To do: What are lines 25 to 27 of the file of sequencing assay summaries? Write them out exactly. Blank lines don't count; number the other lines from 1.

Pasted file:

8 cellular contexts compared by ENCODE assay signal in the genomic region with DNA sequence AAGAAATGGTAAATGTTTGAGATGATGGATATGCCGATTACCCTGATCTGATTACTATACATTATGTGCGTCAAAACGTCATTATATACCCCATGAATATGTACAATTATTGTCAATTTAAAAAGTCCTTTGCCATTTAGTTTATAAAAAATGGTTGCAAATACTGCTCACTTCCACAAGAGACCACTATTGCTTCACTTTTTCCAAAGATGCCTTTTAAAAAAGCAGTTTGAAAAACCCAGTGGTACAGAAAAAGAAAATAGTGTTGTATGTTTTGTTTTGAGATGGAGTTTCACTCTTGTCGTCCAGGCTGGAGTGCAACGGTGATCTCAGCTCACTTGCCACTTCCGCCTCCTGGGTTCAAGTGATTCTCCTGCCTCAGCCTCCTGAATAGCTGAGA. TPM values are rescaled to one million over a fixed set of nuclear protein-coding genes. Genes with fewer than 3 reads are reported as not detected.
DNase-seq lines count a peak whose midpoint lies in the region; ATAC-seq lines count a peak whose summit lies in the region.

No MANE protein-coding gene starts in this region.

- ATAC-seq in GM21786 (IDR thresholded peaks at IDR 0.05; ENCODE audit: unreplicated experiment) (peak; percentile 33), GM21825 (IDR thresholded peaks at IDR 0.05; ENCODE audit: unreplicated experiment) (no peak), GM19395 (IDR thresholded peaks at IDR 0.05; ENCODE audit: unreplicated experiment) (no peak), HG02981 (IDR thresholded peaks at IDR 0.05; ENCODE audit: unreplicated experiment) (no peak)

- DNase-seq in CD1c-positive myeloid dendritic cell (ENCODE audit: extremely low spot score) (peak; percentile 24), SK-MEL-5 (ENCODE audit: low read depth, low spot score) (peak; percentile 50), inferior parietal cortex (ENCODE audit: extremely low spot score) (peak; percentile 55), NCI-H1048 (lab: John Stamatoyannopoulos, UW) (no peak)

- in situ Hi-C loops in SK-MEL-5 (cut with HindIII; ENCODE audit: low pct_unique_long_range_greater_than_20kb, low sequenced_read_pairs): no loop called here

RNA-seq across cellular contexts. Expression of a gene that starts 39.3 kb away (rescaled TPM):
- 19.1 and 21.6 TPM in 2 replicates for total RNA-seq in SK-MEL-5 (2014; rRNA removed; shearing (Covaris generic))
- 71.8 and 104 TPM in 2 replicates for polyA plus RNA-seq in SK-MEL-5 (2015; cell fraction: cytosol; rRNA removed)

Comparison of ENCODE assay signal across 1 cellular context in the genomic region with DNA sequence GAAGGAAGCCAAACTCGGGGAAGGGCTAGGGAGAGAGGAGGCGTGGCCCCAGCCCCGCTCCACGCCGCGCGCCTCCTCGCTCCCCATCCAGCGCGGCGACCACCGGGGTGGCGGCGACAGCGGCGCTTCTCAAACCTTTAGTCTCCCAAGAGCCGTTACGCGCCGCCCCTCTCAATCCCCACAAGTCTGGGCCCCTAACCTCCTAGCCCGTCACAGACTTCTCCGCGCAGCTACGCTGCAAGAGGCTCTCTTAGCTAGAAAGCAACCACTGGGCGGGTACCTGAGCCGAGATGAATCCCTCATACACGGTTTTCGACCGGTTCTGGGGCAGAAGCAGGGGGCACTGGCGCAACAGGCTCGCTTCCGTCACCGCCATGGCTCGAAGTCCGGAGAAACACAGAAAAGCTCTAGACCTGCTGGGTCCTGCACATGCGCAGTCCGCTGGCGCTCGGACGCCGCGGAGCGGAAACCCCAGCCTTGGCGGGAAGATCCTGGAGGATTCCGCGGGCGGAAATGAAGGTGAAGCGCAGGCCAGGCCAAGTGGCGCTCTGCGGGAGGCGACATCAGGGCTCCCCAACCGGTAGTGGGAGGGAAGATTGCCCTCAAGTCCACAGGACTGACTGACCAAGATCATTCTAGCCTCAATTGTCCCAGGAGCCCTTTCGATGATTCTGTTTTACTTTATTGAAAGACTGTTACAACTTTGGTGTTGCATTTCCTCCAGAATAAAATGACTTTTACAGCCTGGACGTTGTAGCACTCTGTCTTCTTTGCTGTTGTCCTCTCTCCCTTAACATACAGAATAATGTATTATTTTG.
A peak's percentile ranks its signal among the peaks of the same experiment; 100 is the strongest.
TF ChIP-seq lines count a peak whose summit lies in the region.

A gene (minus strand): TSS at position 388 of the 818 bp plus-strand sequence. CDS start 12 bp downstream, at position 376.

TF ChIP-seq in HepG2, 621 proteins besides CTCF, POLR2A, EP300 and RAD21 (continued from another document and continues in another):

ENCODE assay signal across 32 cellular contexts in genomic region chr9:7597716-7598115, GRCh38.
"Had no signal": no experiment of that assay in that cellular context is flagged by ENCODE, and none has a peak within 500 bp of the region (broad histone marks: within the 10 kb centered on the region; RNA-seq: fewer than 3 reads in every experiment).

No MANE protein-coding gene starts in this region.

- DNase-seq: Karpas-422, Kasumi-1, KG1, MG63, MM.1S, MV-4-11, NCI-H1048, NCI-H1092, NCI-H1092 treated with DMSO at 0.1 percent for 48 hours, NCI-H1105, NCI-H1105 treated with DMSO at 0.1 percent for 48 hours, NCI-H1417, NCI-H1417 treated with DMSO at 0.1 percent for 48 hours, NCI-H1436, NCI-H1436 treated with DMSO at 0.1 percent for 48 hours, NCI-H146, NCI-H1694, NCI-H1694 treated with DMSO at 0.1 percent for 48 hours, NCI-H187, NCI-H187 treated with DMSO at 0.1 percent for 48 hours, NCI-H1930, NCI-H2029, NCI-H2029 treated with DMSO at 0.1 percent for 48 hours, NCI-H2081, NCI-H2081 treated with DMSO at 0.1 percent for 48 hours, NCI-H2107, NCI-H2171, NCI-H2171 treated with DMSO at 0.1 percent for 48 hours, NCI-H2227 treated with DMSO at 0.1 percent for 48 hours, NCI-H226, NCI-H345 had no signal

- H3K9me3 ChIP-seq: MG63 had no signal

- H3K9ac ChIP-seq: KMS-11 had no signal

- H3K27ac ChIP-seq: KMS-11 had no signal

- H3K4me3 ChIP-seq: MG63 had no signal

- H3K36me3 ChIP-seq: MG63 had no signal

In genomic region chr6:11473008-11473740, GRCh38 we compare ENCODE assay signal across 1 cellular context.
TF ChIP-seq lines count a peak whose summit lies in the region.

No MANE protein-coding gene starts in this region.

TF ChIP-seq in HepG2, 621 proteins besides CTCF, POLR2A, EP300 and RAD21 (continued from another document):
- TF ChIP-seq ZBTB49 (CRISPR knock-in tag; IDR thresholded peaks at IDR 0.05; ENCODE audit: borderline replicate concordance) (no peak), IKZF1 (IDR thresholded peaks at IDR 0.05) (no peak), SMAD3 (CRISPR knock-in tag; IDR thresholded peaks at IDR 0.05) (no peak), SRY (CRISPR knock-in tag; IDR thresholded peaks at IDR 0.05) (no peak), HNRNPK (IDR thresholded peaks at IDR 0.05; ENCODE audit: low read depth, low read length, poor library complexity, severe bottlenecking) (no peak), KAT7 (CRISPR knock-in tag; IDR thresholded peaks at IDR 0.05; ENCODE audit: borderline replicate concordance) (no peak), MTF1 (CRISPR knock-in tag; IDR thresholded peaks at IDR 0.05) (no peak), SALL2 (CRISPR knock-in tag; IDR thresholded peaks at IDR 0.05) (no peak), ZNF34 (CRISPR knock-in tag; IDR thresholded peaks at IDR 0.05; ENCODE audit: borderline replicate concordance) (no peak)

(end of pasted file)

TF ChIP-seq lines count a peak whose summit lies in the region.

No MANE protein-coding gene starts in this region.

TF ChIP-seq in HepG2, 621 proteins besides CTCF, POLR2A, EP300 and RAD21 (continued from another document):